In true Nakashima style, I wanted the live edge top for my hall table to dictate the size and shape of the carcass that supports is. Since the front of the table top follows a gentle curved shape, I want to match the same curve to the front apron of the table.
In my curved front writing desk project from a few years back, I used a bent lamination technique to create the curved drawer fronts. The technique works great if you don't need to cut any big joinery into the components. But to created the crescent front for this hall table, I need to build an apron that can be tenoned into the legs. Unfortunately, the big weakness of bent lamination is that if you shape or cut the piece and sever too many glue joints, you can weaken the bond.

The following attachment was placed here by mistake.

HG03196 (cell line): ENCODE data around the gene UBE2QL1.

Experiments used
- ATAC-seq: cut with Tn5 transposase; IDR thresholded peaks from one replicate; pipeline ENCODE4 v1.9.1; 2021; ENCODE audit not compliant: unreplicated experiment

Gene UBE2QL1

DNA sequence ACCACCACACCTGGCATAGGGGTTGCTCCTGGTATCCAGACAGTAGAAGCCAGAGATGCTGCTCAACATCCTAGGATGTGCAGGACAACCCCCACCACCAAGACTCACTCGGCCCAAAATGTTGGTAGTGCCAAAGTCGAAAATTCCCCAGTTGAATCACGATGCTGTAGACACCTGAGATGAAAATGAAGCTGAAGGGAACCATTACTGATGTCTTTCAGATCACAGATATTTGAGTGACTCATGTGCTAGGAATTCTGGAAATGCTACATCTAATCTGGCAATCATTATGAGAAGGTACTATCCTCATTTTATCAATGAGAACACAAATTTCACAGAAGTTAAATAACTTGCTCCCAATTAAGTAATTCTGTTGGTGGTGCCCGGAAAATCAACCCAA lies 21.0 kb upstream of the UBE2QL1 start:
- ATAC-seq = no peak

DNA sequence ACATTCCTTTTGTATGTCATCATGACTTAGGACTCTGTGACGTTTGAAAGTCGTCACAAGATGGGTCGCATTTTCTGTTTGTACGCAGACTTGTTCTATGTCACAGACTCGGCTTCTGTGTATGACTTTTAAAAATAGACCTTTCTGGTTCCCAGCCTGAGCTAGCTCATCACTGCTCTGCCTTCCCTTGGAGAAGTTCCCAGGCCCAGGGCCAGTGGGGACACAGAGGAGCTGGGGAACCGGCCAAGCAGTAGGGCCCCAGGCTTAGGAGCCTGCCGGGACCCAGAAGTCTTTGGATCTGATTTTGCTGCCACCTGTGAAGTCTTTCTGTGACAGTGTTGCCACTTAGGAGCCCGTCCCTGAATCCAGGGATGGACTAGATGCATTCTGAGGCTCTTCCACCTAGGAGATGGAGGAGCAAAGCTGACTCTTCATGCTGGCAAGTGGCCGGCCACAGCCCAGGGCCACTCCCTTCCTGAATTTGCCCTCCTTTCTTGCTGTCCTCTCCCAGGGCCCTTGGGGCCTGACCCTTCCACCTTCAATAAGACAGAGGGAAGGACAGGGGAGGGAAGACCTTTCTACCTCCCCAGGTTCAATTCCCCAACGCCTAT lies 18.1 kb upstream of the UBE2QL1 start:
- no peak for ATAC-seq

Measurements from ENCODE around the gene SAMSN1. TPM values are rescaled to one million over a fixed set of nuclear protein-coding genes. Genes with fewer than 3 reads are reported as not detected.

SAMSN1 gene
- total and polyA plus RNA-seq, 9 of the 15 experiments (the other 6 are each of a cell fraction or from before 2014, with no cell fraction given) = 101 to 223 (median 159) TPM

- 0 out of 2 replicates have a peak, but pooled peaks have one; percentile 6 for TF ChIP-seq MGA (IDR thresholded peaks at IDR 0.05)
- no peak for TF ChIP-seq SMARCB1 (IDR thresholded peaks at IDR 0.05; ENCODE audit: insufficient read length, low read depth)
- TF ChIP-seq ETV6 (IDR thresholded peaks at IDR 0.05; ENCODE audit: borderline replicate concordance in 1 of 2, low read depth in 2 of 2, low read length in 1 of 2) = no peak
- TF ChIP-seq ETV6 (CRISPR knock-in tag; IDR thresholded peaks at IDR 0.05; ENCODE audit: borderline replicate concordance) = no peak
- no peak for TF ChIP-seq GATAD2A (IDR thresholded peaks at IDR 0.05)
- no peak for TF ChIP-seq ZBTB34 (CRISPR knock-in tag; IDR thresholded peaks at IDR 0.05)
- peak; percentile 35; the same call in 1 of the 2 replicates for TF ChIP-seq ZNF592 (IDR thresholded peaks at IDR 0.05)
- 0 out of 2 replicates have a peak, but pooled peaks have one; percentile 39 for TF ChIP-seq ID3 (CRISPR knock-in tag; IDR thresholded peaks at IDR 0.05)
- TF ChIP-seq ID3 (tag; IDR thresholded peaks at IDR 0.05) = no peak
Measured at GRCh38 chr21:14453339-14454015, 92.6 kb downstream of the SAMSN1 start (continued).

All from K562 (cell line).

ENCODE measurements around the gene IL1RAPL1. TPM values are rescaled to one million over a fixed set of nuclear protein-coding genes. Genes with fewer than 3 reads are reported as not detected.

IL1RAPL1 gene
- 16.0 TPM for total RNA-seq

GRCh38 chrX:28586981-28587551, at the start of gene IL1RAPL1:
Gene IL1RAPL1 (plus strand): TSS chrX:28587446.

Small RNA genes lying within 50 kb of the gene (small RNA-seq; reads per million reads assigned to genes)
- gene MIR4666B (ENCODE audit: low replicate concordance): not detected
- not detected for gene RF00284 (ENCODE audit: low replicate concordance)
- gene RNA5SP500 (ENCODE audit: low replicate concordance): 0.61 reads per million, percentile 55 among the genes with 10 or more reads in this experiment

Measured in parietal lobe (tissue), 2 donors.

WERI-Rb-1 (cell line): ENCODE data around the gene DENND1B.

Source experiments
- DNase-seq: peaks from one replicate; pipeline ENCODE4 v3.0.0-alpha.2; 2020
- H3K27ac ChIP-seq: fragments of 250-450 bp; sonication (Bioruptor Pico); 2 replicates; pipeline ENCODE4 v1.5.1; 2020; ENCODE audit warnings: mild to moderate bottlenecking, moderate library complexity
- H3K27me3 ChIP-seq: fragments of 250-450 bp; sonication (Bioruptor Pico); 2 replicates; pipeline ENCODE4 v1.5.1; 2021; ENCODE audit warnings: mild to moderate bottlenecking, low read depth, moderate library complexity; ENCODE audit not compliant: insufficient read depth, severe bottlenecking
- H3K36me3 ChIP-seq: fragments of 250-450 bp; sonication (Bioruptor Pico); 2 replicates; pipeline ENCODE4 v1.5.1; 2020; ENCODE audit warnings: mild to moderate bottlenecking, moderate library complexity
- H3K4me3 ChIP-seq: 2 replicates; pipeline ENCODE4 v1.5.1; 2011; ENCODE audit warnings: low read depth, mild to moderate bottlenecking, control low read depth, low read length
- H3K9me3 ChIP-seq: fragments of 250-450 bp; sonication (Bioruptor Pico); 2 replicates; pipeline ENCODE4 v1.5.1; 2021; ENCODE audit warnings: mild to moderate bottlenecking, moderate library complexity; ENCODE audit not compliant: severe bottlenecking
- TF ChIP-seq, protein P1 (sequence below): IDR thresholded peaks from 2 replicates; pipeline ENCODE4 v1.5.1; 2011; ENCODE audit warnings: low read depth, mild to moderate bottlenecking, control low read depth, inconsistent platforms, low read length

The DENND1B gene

So for this project, I decided to use a stacked lamination technique where I built up the apron structure out of four pieces of stacked maple which I will ultimately veneer with cherry to match the rest of the carcass. I originally thought I was using soft maple, but it turns out I was working with rock maple, so there was a little more elbow grease involved than I had expected. But I'm sure going to have one strong front apron!
Right click to download the HD version of this video